For the grace of God that brings salvation has appeared to all men,…
I. It is clear THAT THE NATURE OF OUR EXPECTATION DEPENDS UPON THE NATURE OF THE PROMISES WHICH EXCITE IT; it will be more or less strong and definite as they are more or less so. Now when we examine these promises, we find in them a remarkable mixture of certainty and of uncertainty; certainty as to the event — uncertainty as to the time of its occurrence. History, as well as prophecy, viewed as a whole, gives the Christian student the same result — certainty, and yet uncertainty; assuring us of His coming, and yet leaving the time of that coming a mystery. And the nature of our expectation must, as we have said, correspond to the nature of the revelation which excites it: it, too, must be thus certain, and yet uncertain. We are fully persuaded as to the event; doubtful, and in anxious suspense, as to the time of it; — now "lifting up our heads because our redemption draweth nigh," now saying, "Why tarry the wheels of His chariot?" Now full of joy at some sign accomplished — now filled with sadness at finding that it is yet to be fulfilled: fear mingling with our hope, and yet hope brightening our despondency; but, through all, sustained by the assured certainty of the event which so perplexes us by the uncertainty of its arrival.
II. BUT WE HAVE NOW TO INQUIRE WHY WE ARE THUS KEPT IN THIS STATE OF UNCERTAINTY. The answer to this question is to be found in that fact which explains so much that is difficult in Scripture, namely, that this present dispensation is merely preparatory to another. The whole life of each Christian, and, therefore, the whole life of the Church, is the time given for the acquisition of that character which we shall need in heaven. To this, every event in our life, every arrangement in our dispensation, was designed to be conducive; and, if you bear this in mind, you will see how it was necessary that there should be this mixture of assured certainty and anxious suspense in our expectation of the Lord's second coming. In the first place, the fact that Christ shall come must be clear and indubitable, in order to fix, steadily, the hope of the Church, in all ages, upon Christ, her future King. Beyond time, and the things of time — above its mists and its storms, we must see, and see clearly, Jesus Christ our King. It is for this reason that the coming of Christ is assured to us by every possible assurance that can be given, so that doubt concerning it is, to him who believes the Bible, impossible. This much, then, of our present state is clearly intelligible: we can see why the fact of the second advent should be certain; but why should the time be uncertain? — why are we in this state of anxious suspense as to when our Lord is to appear? We understand this when we remember that besides the general purpose of giving us a love for, and a dependence upon, Christ, by setting His coming before us as the one thing to be looked for, the promise of His coming is to have certain special effects upon us; it is to produce in us certain particular tempers and feelings — two especially: it was designed to comfort us under trial, and also to be a strong motive to watchfulness. Had the time of our Lord's second coming been known from the first it would have utterly frustrated the design of making this life a state of probation and of gradual sanctification. The early Church would have been languidly indifferent; the later Church intensely and absorbingly expectant: the one would have been tried above measure, the other have had no trials at all. The one would have been patient, but not watchful; the other would be watchful, but not patient; neither, in the true sense of the word, could have been said to wait for the coming of Christ. But if, on the contrary, the date of this event is concealed, and the prophecies and signs of it so contrived that at any given moment there may be reason for thinking it to be near at hand, and reasons, also, for pronouncing it to be far off; if now it needs the straining gaze of ardent faith to catch a glimpse of it, and now it seems advancing full upon our view; if now it seems to approach, and now to recede, so that the earlier Church might sometimes deem it nigh, and the latest generation sometimes think it far off, then at all times, and in all ages, would this event have its full practical effect upon the Church.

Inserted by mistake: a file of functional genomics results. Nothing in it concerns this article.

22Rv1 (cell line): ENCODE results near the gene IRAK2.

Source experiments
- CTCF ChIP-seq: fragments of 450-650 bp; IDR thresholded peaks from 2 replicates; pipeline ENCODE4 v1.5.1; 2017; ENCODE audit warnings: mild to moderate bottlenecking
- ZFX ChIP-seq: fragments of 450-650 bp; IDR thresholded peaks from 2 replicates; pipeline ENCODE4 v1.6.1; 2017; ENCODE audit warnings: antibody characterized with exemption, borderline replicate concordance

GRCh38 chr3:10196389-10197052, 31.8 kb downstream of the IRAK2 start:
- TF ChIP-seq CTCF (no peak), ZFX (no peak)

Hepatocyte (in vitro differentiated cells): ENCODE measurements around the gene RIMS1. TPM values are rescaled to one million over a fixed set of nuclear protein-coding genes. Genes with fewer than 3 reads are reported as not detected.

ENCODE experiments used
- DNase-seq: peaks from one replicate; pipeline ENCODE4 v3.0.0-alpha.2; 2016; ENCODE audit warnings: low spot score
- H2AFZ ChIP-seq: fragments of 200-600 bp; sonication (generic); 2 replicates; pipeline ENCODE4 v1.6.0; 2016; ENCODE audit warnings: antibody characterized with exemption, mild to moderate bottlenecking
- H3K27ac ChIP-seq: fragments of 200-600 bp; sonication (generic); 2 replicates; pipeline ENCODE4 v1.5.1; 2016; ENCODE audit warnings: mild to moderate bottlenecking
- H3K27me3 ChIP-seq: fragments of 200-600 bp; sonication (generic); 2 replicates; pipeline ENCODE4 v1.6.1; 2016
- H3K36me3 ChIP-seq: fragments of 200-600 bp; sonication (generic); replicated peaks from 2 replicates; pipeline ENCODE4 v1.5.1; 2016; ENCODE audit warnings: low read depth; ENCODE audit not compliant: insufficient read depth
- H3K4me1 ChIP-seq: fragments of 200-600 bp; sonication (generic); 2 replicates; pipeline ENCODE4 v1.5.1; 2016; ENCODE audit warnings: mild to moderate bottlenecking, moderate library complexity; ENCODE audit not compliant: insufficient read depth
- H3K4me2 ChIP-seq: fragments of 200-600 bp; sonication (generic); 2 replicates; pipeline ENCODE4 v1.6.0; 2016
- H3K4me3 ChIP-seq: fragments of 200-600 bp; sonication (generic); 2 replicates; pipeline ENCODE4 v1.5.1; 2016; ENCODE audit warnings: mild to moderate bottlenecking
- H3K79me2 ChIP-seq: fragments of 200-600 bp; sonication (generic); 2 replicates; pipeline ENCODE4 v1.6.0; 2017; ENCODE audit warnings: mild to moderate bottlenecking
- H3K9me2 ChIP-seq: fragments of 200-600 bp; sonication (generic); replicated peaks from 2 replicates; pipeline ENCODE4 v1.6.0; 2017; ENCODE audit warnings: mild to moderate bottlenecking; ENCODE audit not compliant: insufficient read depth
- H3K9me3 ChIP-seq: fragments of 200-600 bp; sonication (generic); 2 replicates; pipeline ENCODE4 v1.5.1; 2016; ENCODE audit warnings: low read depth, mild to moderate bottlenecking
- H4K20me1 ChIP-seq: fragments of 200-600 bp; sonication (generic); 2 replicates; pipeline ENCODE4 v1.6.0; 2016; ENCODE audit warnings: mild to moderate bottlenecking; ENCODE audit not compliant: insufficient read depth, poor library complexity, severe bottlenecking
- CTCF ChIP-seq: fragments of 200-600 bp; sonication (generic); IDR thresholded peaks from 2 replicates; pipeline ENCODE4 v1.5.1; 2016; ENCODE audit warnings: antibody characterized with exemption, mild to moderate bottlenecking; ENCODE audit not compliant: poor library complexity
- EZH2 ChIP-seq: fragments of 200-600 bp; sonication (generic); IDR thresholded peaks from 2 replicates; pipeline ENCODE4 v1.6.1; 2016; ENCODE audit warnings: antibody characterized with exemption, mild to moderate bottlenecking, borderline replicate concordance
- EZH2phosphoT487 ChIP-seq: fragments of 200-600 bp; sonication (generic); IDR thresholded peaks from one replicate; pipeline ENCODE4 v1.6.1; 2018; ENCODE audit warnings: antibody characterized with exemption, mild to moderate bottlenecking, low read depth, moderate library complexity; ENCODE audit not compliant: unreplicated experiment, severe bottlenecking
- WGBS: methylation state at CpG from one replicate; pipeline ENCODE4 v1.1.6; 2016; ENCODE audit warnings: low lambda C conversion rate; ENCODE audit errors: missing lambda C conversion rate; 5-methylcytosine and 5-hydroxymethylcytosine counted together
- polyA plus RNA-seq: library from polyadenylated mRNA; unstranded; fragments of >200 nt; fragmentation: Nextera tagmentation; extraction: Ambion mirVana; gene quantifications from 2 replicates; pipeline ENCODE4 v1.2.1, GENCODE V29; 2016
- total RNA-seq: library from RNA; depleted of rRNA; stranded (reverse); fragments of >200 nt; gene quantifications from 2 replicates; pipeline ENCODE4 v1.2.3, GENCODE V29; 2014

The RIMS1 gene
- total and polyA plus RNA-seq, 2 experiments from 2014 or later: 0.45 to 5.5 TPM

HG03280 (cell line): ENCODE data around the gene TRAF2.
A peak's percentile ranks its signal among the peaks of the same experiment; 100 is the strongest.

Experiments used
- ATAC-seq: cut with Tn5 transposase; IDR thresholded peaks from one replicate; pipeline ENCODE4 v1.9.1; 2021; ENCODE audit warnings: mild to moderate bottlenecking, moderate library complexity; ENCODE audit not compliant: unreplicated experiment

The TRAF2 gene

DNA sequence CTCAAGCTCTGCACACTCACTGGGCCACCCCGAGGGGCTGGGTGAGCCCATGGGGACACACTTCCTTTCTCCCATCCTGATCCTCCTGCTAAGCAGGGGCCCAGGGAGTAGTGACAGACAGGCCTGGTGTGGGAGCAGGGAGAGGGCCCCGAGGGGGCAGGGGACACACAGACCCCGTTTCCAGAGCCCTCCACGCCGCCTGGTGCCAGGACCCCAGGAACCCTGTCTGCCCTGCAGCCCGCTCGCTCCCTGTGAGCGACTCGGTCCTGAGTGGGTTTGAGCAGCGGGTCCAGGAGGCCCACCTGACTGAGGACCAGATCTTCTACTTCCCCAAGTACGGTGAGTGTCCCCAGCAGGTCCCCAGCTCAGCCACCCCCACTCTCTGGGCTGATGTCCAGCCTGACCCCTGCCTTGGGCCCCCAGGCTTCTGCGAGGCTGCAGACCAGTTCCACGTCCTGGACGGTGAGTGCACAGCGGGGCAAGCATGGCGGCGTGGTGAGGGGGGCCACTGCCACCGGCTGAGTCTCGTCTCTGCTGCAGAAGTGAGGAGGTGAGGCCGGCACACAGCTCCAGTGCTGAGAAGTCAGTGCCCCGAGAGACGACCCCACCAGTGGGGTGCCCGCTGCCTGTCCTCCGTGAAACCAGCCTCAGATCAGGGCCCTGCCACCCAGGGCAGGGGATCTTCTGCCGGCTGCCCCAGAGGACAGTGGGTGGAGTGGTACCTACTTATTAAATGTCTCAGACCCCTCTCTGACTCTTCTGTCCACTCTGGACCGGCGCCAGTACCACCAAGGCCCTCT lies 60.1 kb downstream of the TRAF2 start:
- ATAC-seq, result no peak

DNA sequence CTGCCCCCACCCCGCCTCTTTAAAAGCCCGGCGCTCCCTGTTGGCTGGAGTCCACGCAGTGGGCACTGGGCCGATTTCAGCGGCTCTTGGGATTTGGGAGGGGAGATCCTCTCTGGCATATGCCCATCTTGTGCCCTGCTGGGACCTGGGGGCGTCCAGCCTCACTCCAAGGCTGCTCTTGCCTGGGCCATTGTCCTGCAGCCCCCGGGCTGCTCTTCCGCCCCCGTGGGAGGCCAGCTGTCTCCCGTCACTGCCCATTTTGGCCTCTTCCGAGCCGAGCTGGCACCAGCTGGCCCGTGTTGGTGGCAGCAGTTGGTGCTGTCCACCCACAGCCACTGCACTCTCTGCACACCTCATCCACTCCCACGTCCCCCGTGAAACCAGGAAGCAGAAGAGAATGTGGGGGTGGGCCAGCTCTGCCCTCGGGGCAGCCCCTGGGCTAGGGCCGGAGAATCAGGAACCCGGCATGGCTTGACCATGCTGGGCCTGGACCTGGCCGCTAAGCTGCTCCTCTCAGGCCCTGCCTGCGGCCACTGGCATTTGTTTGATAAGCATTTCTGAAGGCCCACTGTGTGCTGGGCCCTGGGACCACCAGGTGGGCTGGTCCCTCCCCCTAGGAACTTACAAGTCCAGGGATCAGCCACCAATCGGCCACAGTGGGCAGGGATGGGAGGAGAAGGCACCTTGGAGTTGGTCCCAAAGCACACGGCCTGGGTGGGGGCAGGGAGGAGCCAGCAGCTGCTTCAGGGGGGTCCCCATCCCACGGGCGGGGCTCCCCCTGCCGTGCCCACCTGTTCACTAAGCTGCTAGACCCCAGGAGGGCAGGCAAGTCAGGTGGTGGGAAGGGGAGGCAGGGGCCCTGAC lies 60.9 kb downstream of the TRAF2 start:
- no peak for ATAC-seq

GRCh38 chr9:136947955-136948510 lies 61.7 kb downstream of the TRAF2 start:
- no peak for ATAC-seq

III. BUT THIS IS NOT THE ONLY REASON WHY THE TIME OF HIS COMING SHOULD BE THUS UNCERTAIN. So far we have been viewing it with reference only to the saints; it may, and should, be viewed with reference to the ungodly. To those who love Him not, as well as to those who do, it is said, "Behold, I come quickly." And what is the promise of the second advent meant to be to such? A solemn warning; and a fearful snare if they neglect that warning.
Parallel VersesKJV: For the grace of God that bringeth salvation hath appeared to all men,